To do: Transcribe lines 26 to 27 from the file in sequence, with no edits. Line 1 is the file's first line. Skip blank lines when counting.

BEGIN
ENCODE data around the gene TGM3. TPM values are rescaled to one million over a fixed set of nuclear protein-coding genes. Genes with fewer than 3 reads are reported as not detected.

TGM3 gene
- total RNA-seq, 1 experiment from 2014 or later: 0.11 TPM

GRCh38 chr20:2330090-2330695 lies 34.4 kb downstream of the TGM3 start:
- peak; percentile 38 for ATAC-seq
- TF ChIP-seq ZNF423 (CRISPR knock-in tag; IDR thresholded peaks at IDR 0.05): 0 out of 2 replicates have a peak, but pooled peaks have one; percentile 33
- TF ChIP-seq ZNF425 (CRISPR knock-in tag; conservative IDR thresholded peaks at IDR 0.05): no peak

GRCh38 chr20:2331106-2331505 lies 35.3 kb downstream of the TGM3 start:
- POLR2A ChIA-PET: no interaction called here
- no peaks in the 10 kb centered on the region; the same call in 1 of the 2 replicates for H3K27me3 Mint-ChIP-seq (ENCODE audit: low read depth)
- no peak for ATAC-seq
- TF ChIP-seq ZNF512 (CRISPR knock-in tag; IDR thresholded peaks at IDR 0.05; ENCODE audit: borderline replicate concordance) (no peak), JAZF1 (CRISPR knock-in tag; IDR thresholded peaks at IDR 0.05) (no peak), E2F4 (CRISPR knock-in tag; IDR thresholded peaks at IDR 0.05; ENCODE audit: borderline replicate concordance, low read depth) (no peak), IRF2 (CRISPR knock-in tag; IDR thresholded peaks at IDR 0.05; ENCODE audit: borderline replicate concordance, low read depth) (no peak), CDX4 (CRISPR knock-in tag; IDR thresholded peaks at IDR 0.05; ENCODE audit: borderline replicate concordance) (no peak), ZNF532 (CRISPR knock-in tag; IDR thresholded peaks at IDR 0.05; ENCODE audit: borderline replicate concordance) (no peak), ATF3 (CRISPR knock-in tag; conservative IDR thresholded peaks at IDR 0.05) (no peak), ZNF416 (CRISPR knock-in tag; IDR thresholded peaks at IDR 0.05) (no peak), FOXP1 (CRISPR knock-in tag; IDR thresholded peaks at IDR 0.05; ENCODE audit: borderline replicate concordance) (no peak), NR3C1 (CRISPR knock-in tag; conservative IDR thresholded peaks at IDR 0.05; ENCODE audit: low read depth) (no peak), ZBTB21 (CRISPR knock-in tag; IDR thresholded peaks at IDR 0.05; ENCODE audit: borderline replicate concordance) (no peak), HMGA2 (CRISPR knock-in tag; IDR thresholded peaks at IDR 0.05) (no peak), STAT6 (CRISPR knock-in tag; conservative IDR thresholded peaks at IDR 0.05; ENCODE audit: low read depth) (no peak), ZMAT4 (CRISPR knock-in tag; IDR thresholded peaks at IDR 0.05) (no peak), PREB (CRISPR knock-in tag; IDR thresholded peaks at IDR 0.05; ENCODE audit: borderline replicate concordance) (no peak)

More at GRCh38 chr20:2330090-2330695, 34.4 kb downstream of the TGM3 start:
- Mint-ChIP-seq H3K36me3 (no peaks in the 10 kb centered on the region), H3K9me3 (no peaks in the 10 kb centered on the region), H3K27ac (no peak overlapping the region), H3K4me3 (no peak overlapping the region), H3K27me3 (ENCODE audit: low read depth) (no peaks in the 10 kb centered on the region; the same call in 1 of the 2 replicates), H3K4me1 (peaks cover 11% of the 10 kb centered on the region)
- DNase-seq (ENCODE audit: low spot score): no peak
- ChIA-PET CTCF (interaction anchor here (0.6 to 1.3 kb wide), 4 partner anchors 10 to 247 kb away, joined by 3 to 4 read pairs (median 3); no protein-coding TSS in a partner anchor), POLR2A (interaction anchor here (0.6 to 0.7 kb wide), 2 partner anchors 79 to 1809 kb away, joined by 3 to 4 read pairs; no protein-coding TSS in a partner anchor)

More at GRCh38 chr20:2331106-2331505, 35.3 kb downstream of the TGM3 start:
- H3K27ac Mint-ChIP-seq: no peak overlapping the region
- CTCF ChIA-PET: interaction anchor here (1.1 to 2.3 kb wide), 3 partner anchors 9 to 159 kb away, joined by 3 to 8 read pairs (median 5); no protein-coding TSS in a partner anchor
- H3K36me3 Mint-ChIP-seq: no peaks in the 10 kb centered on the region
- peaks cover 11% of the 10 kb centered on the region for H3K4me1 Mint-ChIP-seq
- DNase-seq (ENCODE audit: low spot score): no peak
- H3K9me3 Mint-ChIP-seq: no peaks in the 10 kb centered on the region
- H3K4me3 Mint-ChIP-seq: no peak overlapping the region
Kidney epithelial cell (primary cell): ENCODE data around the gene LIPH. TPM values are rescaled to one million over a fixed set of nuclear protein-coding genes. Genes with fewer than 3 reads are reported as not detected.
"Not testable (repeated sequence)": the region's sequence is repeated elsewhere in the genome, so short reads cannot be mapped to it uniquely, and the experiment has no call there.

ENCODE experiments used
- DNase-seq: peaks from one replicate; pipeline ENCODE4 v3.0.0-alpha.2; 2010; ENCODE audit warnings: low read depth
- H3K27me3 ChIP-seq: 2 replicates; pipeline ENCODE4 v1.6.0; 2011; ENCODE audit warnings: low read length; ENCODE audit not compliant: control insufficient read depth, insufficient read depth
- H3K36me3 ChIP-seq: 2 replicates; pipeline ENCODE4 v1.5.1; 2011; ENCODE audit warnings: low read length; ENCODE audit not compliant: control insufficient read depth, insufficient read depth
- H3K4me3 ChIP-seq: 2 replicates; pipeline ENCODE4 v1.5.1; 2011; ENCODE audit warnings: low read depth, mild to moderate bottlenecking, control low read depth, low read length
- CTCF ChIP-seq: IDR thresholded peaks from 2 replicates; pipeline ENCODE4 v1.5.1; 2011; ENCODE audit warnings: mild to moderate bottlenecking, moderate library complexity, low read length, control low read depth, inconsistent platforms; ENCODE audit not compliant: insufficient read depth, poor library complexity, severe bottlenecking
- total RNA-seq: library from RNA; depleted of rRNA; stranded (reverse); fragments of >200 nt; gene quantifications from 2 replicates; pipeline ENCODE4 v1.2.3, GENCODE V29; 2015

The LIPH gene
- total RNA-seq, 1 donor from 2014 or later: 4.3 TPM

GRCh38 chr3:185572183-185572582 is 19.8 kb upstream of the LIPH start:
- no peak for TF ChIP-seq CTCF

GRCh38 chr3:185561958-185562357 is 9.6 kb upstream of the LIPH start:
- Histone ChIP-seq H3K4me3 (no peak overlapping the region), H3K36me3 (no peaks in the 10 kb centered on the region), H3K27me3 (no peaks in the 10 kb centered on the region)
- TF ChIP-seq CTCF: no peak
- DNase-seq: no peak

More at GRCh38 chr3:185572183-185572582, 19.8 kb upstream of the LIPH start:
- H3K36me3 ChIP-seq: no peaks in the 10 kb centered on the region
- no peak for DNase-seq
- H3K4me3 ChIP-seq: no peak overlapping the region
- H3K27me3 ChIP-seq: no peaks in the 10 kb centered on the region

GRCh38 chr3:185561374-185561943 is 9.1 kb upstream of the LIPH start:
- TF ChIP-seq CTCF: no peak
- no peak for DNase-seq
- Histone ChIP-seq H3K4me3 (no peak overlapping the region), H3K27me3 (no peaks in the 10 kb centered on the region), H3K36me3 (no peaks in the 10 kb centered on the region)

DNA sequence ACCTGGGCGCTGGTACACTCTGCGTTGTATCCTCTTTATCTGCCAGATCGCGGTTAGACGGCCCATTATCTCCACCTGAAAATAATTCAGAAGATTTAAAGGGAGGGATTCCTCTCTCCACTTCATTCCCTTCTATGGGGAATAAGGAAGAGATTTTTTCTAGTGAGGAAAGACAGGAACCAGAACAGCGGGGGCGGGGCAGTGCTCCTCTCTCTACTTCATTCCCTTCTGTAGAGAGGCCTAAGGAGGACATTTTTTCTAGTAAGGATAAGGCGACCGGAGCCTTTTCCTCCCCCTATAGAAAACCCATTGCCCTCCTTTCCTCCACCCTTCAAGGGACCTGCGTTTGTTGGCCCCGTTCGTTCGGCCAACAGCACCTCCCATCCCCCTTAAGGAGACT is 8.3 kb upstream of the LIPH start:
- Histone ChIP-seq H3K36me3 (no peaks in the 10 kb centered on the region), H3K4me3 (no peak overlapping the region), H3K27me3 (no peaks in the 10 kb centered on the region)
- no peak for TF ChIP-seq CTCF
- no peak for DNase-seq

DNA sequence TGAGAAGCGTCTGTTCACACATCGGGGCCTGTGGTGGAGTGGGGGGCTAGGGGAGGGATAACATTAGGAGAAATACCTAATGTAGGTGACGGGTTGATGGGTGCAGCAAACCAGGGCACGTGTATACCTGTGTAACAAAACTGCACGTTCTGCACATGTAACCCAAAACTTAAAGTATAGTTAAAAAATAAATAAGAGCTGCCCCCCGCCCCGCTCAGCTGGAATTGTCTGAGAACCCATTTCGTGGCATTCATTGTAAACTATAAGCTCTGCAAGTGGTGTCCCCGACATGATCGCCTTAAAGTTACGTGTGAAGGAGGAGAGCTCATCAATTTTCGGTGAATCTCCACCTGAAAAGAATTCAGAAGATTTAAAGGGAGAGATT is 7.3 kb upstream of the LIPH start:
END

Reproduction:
"Not testable (repeated sequence)": the region's sequence is repeated elsewhere in the genome, so short reads cannot be mapped to it uniquely, and the experiment has no call there.

ENCODE experiments used